Also,the Canadian Dermatology Association has launched a TV and radio public service announcement, “Indoor Tanning is Out,” that explains how the ultraviolet (UV) rays from tanning beds can be up to 10 to 15 times higher than those that radiate from the midday sun.

IN MARYLAND:

Brittany serves on the Advisory Board of the Joanna M. Nicolay Melanoma Foundation based here in Maryland. My friend Bob Nicolay has been an ardent advocate for regulating tanning facilities in the state of Maryland. Through testimony and written support, the Joanna M. Nicolay Melanoma Foundation was actively involved in passage of the “first in nation” complete ban on teen tanning with regulations unanimously approved on November 10,2009 by Howard County, Maryland’s Board of Health. Effective November 12, the regulations prohibit “minors’ access to indoor tanning devices as well as regulate the sanitary conditions and operation of tanning facilities.” Currently, at least 31 states regulate the use of tanning facilities by minors. For more information, go to their website: www.melanomaresource.org.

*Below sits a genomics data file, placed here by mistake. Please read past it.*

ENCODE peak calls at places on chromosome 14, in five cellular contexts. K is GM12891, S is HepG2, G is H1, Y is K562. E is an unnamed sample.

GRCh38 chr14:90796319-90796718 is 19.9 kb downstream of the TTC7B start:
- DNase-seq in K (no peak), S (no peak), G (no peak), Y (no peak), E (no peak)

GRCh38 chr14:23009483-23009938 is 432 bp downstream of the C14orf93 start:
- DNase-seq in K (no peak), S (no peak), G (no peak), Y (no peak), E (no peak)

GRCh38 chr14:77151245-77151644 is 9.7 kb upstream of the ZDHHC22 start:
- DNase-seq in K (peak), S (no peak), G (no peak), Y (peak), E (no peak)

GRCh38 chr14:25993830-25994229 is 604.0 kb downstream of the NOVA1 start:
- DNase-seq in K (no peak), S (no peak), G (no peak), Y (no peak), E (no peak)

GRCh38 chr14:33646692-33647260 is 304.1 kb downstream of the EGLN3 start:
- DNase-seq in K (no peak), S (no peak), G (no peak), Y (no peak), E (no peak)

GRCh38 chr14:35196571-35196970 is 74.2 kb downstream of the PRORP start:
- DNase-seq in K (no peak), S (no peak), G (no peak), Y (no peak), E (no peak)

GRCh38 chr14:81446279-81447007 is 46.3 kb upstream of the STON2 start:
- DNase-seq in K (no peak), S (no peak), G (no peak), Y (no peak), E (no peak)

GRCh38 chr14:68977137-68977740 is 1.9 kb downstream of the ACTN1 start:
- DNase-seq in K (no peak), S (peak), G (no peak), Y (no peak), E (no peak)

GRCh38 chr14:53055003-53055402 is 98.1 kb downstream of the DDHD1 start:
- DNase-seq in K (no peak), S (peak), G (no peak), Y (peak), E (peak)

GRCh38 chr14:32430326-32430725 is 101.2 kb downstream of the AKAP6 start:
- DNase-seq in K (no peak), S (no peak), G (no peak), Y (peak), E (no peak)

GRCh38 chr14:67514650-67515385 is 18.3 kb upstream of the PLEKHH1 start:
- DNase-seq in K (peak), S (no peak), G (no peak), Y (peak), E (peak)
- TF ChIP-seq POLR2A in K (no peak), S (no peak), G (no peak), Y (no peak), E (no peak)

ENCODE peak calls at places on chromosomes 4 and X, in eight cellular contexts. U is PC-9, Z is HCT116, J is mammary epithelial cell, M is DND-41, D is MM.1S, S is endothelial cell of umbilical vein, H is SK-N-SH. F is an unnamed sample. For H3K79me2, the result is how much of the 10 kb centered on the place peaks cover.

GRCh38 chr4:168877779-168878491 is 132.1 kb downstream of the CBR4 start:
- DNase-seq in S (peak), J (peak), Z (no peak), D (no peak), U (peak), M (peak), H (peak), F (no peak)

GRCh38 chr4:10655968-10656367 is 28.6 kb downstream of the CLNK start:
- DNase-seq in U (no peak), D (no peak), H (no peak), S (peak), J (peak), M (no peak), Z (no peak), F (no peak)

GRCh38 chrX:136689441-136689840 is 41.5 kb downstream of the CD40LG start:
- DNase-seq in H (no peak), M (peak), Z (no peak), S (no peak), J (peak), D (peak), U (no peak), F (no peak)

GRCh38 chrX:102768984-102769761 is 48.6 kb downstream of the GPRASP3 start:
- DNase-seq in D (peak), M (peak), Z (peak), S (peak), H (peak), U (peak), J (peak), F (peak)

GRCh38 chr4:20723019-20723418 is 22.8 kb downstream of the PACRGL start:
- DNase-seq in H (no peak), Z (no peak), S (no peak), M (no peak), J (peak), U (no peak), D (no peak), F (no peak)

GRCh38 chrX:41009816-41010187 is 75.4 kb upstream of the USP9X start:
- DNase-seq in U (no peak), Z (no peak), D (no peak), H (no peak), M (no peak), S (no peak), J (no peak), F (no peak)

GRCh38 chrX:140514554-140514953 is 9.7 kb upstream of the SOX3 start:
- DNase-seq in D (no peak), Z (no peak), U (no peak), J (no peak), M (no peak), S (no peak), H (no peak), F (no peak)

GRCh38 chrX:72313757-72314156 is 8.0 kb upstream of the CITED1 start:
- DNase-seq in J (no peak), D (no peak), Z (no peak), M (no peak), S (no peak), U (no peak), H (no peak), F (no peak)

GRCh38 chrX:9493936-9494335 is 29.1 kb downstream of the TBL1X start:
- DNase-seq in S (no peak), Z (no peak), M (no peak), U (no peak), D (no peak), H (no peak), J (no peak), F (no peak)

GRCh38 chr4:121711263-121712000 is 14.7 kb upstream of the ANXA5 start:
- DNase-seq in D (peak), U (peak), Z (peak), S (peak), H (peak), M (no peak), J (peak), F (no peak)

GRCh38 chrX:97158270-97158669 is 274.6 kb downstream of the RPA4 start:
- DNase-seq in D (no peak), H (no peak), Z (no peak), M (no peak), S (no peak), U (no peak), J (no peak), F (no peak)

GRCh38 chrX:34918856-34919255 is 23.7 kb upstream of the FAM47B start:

All in all, Brittany Leitz was successful in her mission and her public message really made a difference on many levels. Indeed, I believe she is a “gamechanger”! Thanks Brittany…

See my other blogs about skin cancer prevention and the risks of indoor tanning.

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One Comment → “Miss Maryland’s Crusade About the Danger of Tanning Beds”

  1. Joe Schuster says:

    Dr. Batch;
    When sharing information with the public on melanoma, perhaps you should include Dr.Darrell Rigel’s suggestions in predicting melanoma risk which could be used as a quick screening
    method for people to assess their own risk.

    1. History of blistering sunburns as a teenager
    2. Red or blonde hair
    3. Marked freckling of the upper back – a sign of excessive sun exposure and
    that a person is susceptible to it
    4. Family history of melanoma
    5. History of Actinic Keratoses (AKs) – considered the earliest stage in the
    development of skin cancer
    6. Outdoor summer jobs for three or more years as a teenager

    Perhaps Ms. Lietz shares some (if not all) any of these traits.